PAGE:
Reason I came to Clark: When I visited Clark, I didn’t feel like I was trying to be talked into buying a membership to a ritzy country club, and I didn’t feel like the entire admissions staff was trying to drown me in how impressive the school was; Clark simply spoke for itself. Clark was the only university I visited where I didn’t feel like I had to be convinced to go there, I walked on campus and immediately felt like I had arrived at home after a long vacation. The students were comfortable, passionate, and academically driven, but not to the point where the student social life suffered, and that impressed me.

Where do you see yourself in 5 years:  Graduated, independent, and out in the world having adventures. In Peru, maybe? Or maybe Belize. Or maybe I’ll move to Oklahoma and start an alpaca farm, who knows?!

Read Melissa’s Blog



Jessa Green

Jessa

Year: Junior (Class of 2015).

Major/Minor: Management.

Campus Involvement:
- Work Study at Goddard Library
- Republicans of Clark University (RCU)
- Student Alumni Relations Committee (SARC)
- Clark Diaries and thereby Clark University Admissions! Coolest job around.

Reason I came to Clark: visited Clark when I was 16 and fell in love with it, and when I applied they returned with an offer I couldn’t refuse. The financial aid package was awesome!

Where do you see yourself in 5 years: In 5 years, I’ll be 25. I will have graduated from Clark 2 years previously and will hopefully be working my way up the corporate ladder. Probably doing something along the lines of Marketing / Sales (social media marketing!!). Oh, and in my free time I’ll be out and about taking photos of wherever I live.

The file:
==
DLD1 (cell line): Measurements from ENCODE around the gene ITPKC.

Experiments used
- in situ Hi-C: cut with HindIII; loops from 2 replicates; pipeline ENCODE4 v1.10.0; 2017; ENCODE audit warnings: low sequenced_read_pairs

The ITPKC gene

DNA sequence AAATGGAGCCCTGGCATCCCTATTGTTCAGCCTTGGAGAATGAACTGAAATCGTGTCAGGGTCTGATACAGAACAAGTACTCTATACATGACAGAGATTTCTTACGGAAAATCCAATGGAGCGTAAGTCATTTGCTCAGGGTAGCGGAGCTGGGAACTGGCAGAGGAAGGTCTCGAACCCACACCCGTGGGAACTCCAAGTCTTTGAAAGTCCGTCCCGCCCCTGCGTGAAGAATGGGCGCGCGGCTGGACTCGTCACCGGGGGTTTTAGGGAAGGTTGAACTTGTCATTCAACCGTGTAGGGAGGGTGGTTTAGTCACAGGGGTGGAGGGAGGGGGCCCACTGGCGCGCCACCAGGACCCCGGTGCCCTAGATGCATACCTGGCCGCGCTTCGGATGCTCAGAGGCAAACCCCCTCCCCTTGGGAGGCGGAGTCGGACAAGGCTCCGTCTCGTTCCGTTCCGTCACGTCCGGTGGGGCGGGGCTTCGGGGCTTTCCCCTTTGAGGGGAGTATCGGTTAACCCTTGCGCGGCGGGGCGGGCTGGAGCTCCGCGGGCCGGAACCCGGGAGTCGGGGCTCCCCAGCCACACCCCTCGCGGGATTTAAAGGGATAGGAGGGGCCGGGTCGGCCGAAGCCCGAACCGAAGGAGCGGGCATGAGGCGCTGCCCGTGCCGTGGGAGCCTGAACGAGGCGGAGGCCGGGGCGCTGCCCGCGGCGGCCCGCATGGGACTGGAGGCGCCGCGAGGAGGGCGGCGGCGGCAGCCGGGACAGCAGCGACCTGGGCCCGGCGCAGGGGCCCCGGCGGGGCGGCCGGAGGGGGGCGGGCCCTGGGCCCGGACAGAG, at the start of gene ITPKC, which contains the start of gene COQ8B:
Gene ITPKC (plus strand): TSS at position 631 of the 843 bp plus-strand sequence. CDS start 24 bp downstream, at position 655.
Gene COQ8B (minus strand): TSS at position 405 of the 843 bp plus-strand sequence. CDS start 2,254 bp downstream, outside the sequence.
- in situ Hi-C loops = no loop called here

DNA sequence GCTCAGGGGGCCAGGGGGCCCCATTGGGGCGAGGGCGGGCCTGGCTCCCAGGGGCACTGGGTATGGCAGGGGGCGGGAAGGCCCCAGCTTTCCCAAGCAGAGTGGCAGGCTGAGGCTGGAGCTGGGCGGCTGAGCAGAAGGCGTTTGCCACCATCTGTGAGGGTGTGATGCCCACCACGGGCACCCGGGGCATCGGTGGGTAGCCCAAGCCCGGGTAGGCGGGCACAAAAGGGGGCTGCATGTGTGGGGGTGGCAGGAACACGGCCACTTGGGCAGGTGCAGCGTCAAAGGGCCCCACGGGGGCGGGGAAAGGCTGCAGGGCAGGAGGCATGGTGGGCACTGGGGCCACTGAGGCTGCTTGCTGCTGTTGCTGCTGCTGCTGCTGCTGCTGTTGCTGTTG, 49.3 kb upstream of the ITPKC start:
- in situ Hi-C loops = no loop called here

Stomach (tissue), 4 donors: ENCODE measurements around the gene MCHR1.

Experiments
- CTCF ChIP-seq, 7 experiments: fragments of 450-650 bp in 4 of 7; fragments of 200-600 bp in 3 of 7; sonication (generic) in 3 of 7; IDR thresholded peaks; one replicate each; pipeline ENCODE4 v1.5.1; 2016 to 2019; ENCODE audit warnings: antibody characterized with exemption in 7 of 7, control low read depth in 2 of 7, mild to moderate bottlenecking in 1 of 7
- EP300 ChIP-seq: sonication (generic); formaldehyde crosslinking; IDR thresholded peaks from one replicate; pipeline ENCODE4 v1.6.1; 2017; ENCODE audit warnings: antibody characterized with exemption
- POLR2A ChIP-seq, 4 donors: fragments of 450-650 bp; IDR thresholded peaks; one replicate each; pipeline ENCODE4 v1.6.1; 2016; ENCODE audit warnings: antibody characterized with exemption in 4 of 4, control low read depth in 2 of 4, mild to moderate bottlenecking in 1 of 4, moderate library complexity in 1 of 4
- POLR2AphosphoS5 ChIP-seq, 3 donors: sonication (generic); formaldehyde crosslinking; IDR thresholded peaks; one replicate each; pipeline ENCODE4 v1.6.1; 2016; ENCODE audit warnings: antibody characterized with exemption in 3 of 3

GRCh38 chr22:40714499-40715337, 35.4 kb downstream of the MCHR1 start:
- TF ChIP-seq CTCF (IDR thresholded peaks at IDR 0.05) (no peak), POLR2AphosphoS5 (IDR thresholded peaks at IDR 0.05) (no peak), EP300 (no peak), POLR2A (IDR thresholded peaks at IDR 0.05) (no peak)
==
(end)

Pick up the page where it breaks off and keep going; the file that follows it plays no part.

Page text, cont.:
Read Jessa’s Blog



Rebecca Liebman

rebecca

Major/Intended Major: Global Environmental Studies, Innovation and Entrepreneurship.

Campus Involvement:Take Back the Tap, Student Alumni Relations Committee, EcoReps, Student Council, Women’s Club Lacrosse, I&E Program.

Reason I came to Clark: You’re not a number; you’re a whole person!

Where do you see yourself in 5 years:This changes on a daily basis, so live for the day and be happy!

Read Rebecca’s Blog



Dale Watt

Year: First-Year (Class of 2017).

Major/Intended Major: Geography and Physics.

Campus Involvement: Outing Club, Clark Undergraduate Student Council (CUSC), Ballroom Dance.

Reason I came to Clark I found out about Clark through my brother Rian. As I learned more about the school, I decided to apply. Geography has always been a subject I love, and Clark has one of the best (if not the best) programs in the country. Add Clark’s top-notch physics department into the mix, and I knew the school was right for me.

Where do you see yourself in 5 years In five years, I’ll probably still be in school. I’m hoping to get a PhD, most likely in Physics or Geography. But that’s not everything I’ll be doing – I’d also like to be traveling as much as possible (if I have the money).

Link to Dale’s Blog

 



Rian Watt

Year: Senior (Class of 2014).

Major/Minor: Double Major, Economics and Political Science.

Campus Involvement: Undergraduate Student Council (President), Residential Life and Housing (Resident Advisor, Blackstone Hall), CU Admissions (Scarlet Key Society), STIR Magazine (Copy Editor).

Reason I Came To Clark: Because I couldn’t get into anywhere else I wanted to go.  Much more interesting is the reason I stayed, after a first-year performance that would have allowed me to transfer out.  And that is that I fell in love with the sprit that absolutely captures Clark: earnest, unaffected enthusiasm for learning, aided and abetted wherever possible by Clark’s faculty and staff.  It’s my home now, and I couldn’t be prouder of it.